Jan 7, 2010

150: Anvil! The Story of Anvil, Capitalism: A Love Story

Photo Sharing and Video Hosting at Photobucket ANVIL! THE STORY OF ANVIL (Sacha Gervasi, 2009): Seemingly poised to go down as the true-doc equivalent to This is Spinal Tap, Anvil! chronicles the herculean efforts of the still-kicking, mostly forgotten titular rock band to once again make their mark on music culture. What follows transcends thrash metal culture and becomes a working class tale of doing what you love at all costs, as the band slogs through modest day jobs to pay bills and raise families, all the while having churned out a dozen albums and occasionally touring abroad since the mid-80's, now striving to raise the not-insubstantial production fees to record the aptly titled This is Thirteen. Anvil never condescends to its subjects - two best friends for life whose passion knows no bounds, even as it steeps itself in potential delusions of grandeur without a place in the "real world" (an interview in which a family member calls them out for being overgrown boys is practically heartbreaking in its insensitivity, even if it is true from a common sense perspective). If the band seems on the verge of rediscovery by the film's end, such is a development director Sacha Gervasi seems acutely aware of, framing their (spoilers ahoy) climactic appearance at a Tokyo rock festival less as an arrival at a long-awaited destination than as a triumphantly new beginning. B

Photo Sharing and Video Hosting at Photobucket CAPITALISM: A LOVE STORY (Michael Moore, 2009): Moore's heart is in the right place, but Capitalism ultimately proves too half-assed a cine-essay to bear any substantial impact outside the choir it eagerly preaches to. From an emotional standpoint, this excavation of the decaying capitalist values further widening the gap between the American rich and poor fails to stoke the flames of moral atrocity high enough to qualify as expertly rendered propaganda, instead shifting focus too quickly from the tragic and unjust (the powerful gorging themselves on the losses of others; the "dead peasants" section is a must-see) to the tritely sentimental (a trip to his father's former place of employ in Flint, Michigan) and meekly scabrous (his usual gadfly-esque demonstrations come off as limp-dick here). Capitalism ultimately hopes to suggest a dawning sense of empowerment in the American people via a strike sequence in which factory workers barricade themselves inside their workplace. The real tragedy here, however, is that it more or less lets off the hook the greedy fuckers responsible for exploiting the lower classes, effectively tossing pebbles at its targets when it should be heaving boulders. C+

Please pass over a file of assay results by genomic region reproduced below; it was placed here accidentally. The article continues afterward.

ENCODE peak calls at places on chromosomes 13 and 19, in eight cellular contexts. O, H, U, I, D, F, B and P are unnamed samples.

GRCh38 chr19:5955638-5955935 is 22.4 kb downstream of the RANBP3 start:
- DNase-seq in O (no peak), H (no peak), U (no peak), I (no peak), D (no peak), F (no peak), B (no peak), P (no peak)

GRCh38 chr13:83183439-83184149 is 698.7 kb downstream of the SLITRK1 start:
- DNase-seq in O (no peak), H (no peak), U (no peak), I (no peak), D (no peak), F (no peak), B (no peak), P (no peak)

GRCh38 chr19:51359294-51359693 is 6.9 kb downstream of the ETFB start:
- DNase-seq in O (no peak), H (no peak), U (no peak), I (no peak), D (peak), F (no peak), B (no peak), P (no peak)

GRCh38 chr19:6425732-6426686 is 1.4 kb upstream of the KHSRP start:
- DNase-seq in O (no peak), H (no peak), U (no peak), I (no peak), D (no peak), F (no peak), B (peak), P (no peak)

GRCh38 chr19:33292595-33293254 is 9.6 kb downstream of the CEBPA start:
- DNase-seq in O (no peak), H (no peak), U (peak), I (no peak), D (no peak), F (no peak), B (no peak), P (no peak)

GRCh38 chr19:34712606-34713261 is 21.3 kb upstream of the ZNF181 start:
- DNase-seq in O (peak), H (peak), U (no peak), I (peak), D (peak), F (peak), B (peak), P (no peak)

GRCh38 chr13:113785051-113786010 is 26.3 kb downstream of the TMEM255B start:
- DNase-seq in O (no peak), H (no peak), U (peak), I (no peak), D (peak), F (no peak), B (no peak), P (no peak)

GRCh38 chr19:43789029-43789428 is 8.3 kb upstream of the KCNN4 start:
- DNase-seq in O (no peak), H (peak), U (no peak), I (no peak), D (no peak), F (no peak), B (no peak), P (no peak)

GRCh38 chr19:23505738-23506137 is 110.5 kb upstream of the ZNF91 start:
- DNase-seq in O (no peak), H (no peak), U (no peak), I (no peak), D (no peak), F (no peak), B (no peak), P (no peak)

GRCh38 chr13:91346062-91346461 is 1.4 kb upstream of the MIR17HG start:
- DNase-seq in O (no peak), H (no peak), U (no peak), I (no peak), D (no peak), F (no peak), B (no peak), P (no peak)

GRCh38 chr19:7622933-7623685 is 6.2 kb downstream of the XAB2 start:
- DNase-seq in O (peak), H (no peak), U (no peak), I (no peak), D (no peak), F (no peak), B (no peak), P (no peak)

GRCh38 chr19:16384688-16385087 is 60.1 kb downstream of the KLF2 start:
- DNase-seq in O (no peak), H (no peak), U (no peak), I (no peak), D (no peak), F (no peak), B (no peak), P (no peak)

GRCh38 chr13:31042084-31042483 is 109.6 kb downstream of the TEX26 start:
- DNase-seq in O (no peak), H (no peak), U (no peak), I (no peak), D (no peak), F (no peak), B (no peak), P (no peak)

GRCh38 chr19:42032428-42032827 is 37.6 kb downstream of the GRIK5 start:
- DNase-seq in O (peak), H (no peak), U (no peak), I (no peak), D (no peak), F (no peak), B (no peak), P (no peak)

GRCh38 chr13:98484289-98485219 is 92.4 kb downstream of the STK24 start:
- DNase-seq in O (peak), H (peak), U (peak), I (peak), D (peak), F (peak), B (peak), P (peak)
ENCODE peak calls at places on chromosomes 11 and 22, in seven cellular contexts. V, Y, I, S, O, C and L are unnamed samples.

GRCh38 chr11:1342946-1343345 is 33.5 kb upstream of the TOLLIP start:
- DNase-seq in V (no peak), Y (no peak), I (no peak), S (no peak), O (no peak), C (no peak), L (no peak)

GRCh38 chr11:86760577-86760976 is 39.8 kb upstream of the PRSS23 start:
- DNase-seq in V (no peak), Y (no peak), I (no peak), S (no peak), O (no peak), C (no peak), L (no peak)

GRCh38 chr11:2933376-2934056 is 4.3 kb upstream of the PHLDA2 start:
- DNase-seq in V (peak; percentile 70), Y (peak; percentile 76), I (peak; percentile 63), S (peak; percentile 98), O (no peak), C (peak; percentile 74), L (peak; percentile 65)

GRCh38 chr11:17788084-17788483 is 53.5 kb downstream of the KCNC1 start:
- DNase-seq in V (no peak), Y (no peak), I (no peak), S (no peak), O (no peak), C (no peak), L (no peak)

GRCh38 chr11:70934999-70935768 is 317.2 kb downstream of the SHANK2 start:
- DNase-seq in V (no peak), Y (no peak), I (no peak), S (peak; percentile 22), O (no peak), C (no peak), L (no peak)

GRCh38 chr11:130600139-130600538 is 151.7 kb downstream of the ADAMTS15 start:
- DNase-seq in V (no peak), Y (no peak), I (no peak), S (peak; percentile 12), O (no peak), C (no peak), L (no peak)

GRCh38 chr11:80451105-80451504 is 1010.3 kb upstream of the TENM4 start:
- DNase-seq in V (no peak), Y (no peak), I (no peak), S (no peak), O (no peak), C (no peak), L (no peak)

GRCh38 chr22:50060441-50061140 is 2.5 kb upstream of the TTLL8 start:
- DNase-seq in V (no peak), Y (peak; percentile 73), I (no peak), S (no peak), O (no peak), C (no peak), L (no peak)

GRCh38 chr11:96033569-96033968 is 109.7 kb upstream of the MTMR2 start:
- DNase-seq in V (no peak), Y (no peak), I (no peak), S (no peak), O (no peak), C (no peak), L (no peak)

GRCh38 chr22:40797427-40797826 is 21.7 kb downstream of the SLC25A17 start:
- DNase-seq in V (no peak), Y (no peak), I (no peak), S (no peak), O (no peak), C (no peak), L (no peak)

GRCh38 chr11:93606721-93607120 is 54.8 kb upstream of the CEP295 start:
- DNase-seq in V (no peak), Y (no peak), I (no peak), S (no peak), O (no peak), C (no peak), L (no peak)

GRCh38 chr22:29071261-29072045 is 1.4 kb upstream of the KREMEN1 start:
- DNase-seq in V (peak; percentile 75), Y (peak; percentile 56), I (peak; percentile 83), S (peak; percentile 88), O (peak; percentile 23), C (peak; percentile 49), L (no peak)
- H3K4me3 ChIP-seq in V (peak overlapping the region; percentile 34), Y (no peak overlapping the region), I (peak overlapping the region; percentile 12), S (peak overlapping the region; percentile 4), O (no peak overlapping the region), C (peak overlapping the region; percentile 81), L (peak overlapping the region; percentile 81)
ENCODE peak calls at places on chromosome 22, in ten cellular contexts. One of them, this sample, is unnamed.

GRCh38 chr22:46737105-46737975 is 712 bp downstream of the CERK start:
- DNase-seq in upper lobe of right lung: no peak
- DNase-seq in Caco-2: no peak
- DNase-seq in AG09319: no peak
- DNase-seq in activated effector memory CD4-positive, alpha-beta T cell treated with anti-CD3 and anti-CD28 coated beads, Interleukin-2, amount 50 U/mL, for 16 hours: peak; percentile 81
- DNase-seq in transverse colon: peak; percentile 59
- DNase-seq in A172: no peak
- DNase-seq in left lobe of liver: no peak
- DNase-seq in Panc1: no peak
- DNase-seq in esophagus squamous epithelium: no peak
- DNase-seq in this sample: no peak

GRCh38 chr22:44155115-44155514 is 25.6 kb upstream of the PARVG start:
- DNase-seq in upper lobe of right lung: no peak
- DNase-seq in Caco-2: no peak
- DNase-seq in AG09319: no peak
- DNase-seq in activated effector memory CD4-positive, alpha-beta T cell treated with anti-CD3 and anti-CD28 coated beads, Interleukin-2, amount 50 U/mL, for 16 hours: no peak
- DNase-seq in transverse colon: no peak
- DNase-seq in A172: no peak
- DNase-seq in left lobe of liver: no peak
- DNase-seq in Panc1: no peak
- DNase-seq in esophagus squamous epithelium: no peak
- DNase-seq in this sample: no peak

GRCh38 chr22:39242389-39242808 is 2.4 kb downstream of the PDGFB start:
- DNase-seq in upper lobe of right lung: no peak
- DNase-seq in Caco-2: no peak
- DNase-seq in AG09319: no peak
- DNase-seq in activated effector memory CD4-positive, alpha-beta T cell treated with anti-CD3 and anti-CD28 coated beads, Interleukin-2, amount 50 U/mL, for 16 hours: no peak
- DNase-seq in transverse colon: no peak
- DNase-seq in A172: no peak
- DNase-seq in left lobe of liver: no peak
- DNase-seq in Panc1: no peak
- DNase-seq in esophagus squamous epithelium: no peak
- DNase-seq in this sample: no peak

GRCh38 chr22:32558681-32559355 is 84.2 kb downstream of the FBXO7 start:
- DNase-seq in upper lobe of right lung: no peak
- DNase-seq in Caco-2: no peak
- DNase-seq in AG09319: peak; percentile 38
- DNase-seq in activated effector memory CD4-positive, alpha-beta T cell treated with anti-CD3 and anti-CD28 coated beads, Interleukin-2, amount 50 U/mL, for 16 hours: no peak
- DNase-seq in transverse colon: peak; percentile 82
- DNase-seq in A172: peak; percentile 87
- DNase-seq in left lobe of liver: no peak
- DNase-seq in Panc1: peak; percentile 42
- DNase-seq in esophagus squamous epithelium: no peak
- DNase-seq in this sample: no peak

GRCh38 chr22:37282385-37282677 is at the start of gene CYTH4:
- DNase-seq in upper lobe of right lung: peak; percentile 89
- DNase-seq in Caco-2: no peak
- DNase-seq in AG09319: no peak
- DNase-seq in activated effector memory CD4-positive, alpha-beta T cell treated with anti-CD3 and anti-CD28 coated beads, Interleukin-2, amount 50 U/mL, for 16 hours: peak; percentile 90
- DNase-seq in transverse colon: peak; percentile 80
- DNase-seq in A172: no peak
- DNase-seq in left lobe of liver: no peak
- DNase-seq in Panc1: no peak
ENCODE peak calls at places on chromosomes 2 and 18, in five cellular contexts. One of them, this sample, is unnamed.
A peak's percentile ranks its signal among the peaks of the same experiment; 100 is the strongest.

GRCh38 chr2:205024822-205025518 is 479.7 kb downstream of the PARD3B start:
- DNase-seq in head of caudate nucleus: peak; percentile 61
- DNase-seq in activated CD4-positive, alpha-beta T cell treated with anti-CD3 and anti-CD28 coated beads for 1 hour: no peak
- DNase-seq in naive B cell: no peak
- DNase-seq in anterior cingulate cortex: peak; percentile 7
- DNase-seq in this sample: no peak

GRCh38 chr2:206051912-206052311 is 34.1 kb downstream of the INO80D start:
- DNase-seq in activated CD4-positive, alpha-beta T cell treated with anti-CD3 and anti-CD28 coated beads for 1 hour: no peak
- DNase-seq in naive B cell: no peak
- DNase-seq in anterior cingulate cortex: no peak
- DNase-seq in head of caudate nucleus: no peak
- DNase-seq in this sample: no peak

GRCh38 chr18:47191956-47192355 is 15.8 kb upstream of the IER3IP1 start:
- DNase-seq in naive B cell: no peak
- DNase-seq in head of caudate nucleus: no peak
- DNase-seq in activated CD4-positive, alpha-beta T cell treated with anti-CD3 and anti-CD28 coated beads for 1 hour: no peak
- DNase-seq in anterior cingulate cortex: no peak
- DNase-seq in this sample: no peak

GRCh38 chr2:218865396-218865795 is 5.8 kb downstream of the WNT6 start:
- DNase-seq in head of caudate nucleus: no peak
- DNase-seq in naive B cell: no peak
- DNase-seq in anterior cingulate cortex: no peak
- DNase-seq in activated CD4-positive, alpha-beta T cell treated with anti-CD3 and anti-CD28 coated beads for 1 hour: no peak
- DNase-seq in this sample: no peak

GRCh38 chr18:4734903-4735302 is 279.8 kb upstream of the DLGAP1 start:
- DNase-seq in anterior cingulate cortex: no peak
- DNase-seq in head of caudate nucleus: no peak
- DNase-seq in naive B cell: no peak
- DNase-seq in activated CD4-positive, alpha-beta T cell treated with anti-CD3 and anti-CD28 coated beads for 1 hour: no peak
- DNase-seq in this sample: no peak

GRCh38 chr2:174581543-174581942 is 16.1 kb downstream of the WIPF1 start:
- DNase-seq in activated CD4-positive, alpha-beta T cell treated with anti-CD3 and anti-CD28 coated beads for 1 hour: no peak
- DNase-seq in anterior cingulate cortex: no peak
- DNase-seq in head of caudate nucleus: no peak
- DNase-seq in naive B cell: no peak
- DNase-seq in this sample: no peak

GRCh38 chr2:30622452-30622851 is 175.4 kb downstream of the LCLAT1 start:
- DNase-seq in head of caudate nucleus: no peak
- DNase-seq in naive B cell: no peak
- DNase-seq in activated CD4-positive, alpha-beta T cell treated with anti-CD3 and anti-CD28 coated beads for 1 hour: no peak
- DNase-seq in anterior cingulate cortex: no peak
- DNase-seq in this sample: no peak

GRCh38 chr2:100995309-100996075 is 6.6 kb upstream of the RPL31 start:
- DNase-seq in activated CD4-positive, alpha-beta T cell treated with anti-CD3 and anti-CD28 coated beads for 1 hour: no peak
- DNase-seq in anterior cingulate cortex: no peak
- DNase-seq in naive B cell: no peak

Jan 6, 2010

OFCS Awards: Winners

I guess it's a good thing I gave Melanie Laurent those extra five points with my second-place vote. Here is the full list of winners. Respectable, even if I'm already sick to death of Anvil (not a bad film, but dammit if it isn't relatively meaningless in comparison to The Cove).

Best Picture: The Hurt Locker
Best Director: Kathryn Bigelow, The Hurt Locker
Best Actor: Jeremy Renner, The Hurt Locker
Best Actress: Melanie Laurent, Inglourious Basterds
Best Supporting Actor: Christoph Waltz, Inglourious Basterds
Best Supporting Actress: Mo'Nique, Precious
Best Original Screenplay: Quentin Tarantino, Inglourious Basterds
Best Adapted Screenplay: Wes Anderson and Noah Baumbach, Fantastic Mr. Fox, based on a book by Roald Dahl
Best Documentary: Anvil!: The Story of Anvil
Best Picture Not in the English Language: The White Ribbon
Best Animated Feature: Up
Best Cinematography: Robert Richardson, Inglourious Basterds
Best Score: Michael Giacchino, Up
Best Editing: Chris Innis and Bob Murawski, The Hurt Locker

Voted: 5 (36%)
Predicted: 8 (57%)